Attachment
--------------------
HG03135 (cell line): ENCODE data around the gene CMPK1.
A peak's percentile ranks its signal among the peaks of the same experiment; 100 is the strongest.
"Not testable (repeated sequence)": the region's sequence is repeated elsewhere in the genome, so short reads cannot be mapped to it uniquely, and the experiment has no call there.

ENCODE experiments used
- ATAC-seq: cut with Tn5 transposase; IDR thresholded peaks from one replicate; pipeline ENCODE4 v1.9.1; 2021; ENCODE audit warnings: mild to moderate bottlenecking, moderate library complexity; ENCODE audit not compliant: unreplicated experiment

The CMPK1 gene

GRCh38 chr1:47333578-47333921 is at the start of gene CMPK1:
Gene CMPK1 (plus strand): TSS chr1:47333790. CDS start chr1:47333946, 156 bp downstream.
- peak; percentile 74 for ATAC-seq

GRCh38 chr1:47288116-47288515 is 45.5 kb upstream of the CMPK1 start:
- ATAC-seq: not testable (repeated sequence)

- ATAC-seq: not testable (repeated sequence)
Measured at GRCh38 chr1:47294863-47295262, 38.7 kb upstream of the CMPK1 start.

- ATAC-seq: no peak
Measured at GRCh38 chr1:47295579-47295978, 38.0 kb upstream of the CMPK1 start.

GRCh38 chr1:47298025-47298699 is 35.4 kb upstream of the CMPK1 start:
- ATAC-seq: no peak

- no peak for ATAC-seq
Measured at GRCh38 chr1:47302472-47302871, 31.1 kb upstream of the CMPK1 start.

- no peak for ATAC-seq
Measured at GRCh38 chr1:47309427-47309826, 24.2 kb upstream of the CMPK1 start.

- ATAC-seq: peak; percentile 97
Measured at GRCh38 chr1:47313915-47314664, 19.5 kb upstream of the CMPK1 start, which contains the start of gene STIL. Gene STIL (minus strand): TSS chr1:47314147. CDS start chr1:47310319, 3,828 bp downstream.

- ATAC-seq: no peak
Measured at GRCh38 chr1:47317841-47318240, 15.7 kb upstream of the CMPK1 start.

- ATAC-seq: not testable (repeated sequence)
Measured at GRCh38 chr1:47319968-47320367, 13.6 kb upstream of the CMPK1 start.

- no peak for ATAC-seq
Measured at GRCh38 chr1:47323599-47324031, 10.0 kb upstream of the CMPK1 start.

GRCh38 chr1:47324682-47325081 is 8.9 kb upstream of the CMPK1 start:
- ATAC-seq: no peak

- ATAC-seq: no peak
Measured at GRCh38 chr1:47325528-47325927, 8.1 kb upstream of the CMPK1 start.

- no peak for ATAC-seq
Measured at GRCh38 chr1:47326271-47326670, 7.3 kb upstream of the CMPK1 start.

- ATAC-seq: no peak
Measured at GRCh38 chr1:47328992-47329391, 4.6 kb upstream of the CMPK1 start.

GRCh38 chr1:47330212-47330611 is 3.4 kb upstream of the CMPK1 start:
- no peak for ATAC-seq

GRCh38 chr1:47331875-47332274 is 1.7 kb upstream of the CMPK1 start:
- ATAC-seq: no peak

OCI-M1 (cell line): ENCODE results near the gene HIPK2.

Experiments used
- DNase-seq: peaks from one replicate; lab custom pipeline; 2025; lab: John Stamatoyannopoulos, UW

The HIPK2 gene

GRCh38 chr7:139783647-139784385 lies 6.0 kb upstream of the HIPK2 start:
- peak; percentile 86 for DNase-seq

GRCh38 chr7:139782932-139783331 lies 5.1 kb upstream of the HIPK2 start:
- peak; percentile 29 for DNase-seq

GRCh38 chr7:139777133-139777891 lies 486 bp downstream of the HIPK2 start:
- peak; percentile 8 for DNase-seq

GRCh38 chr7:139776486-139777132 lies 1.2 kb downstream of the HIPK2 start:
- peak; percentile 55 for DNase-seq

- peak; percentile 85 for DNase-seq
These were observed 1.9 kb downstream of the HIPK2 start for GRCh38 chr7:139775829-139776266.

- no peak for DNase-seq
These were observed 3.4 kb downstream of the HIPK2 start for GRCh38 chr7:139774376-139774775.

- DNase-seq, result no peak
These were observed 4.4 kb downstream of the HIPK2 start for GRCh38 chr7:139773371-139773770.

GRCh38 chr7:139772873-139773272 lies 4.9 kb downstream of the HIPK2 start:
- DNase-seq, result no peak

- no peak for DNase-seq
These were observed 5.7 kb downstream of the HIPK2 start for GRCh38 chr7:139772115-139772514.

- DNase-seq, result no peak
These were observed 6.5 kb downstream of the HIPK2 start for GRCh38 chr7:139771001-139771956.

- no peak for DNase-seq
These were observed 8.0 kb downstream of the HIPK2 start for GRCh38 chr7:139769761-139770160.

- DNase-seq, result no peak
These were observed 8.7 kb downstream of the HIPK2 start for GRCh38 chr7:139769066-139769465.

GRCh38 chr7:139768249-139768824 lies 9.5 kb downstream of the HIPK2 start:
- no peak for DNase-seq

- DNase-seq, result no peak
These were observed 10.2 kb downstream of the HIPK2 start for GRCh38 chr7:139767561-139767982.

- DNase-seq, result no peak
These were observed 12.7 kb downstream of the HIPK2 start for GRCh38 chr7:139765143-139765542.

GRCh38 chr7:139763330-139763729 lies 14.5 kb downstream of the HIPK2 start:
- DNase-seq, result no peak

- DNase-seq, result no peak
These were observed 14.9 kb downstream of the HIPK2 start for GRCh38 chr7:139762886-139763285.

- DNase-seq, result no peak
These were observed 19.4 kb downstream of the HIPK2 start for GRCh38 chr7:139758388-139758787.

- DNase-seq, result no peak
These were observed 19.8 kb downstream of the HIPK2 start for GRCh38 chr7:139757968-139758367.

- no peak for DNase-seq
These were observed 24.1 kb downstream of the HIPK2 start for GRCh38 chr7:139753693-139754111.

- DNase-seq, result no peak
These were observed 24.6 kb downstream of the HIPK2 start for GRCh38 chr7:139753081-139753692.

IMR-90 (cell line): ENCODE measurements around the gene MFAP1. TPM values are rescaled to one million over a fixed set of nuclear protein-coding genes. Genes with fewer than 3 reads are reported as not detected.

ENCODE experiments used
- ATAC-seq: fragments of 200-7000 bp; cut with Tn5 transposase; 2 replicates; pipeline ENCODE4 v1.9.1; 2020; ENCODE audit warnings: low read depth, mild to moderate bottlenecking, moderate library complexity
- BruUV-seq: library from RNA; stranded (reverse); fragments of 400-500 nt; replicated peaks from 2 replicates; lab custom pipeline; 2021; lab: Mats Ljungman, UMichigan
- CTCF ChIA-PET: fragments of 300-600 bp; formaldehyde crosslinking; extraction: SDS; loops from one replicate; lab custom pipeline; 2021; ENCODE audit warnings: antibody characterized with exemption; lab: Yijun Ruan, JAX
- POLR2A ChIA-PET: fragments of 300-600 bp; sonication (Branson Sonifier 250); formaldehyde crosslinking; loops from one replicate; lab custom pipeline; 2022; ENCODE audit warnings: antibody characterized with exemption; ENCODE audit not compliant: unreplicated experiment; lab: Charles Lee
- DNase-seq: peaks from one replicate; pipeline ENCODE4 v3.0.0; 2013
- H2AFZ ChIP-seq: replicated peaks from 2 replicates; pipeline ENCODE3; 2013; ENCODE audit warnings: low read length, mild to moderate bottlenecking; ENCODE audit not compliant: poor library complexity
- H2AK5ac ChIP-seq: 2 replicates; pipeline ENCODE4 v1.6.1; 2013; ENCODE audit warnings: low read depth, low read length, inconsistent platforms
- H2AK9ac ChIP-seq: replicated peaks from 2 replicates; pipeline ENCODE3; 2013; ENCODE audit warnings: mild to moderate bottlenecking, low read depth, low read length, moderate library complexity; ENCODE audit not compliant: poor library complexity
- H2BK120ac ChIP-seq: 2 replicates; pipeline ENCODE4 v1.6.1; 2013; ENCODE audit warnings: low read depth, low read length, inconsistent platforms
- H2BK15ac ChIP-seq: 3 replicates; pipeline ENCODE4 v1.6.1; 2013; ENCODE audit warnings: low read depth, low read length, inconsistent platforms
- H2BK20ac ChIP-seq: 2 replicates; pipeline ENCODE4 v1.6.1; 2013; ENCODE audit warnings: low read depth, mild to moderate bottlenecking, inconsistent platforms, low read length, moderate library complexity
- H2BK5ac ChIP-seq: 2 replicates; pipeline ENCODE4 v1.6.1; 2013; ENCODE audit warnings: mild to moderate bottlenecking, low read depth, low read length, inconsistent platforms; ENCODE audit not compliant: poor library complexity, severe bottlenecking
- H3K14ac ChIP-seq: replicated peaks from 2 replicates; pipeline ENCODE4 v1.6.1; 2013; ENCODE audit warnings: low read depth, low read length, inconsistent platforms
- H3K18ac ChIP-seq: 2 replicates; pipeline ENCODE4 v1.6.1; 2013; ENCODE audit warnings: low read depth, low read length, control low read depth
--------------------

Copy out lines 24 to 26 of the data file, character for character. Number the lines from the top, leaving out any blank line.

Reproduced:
- ATAC-seq: no peak
Measured at GRCh38 chr1:47317841-47318240, 15.7 kb upstream of the CMPK1 start.

- ATAC-seq: not testable (repeated sequence)